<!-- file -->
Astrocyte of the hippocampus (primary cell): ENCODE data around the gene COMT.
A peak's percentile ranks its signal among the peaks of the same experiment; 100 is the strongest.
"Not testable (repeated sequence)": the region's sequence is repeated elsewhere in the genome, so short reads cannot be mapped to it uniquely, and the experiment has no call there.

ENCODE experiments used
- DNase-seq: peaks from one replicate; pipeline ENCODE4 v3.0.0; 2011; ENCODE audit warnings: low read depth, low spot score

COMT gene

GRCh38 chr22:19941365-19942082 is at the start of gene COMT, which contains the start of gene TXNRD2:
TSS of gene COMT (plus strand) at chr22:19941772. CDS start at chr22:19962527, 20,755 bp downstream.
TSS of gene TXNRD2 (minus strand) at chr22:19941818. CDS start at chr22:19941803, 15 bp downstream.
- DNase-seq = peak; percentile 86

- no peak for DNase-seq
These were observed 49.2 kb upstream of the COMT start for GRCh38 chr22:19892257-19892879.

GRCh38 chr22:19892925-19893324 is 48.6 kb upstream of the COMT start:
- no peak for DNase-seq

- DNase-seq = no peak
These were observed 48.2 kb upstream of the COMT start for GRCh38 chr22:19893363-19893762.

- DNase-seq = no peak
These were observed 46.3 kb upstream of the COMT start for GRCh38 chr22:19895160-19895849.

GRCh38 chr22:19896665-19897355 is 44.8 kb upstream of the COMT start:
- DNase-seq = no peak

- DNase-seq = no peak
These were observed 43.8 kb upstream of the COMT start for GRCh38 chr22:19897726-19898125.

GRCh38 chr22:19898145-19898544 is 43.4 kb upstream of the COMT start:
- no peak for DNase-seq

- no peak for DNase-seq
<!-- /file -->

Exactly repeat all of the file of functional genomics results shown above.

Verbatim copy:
Astrocyte of the hippocampus (primary cell): ENCODE data around the gene COMT.
A peak's percentile ranks its signal among the peaks of the same experiment; 100 is the strongest.
"Not testable (repeated sequence)": the region's sequence is repeated elsewhere in the genome, so short reads cannot be mapped to it uniquely, and the experiment has no call there.

ENCODE experiments used
- DNase-seq: peaks from one replicate; pipeline ENCODE4 v3.0.0; 2011; ENCODE audit warnings: low read depth, low spot score

COMT gene

GRCh38 chr22:19941365-19942082 is at the start of gene COMT, which contains the start of gene TXNRD2:
TSS of gene COMT (plus strand) at chr22:19941772. CDS start at chr22:19962527, 20,755 bp downstream.
TSS of gene TXNRD2 (minus strand) at chr22:19941818. CDS start at chr22:19941803, 15 bp downstream.
- DNase-seq = peak; percentile 86

- no peak for DNase-seq
These were observed 49.2 kb upstream of the COMT start for GRCh38 chr22:19892257-19892879.

GRCh38 chr22:19892925-19893324 is 48.6 kb upstream of the COMT start:
- no peak for DNase-seq

- DNase-seq = no peak
These were observed 48.2 kb upstream of the COMT start for GRCh38 chr22:19893363-19893762.

- DNase-seq = no peak
These were observed 46.3 kb upstream of the COMT start for GRCh38 chr22:19895160-19895849.

GRCh38 chr22:19896665-19897355 is 44.8 kb upstream of the COMT start:
- DNase-seq = no peak

- DNase-seq = no peak
These were observed 43.8 kb upstream of the COMT start for GRCh38 chr22:19897726-19898125.

GRCh38 chr22:19898145-19898544 is 43.4 kb upstream of the COMT start:
- no peak for DNase-seq

- no peak for DNase-seq